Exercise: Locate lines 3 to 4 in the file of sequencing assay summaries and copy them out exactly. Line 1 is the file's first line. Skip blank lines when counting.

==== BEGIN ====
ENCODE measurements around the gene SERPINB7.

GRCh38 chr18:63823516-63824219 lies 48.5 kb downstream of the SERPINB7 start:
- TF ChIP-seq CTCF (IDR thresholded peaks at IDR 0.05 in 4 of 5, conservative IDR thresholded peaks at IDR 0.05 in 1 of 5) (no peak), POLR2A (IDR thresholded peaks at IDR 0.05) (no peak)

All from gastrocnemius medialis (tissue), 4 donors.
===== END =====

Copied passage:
- TF ChIP-seq CTCF (IDR thresholded peaks at IDR 0.05 in 4 of 5, conservative IDR thresholded peaks at IDR 0.05 in 1 of 5) (no peak), POLR2A (IDR thresholded peaks at IDR 0.05) (no peak)

All from gastrocnemius medialis (tissue), 4 donors.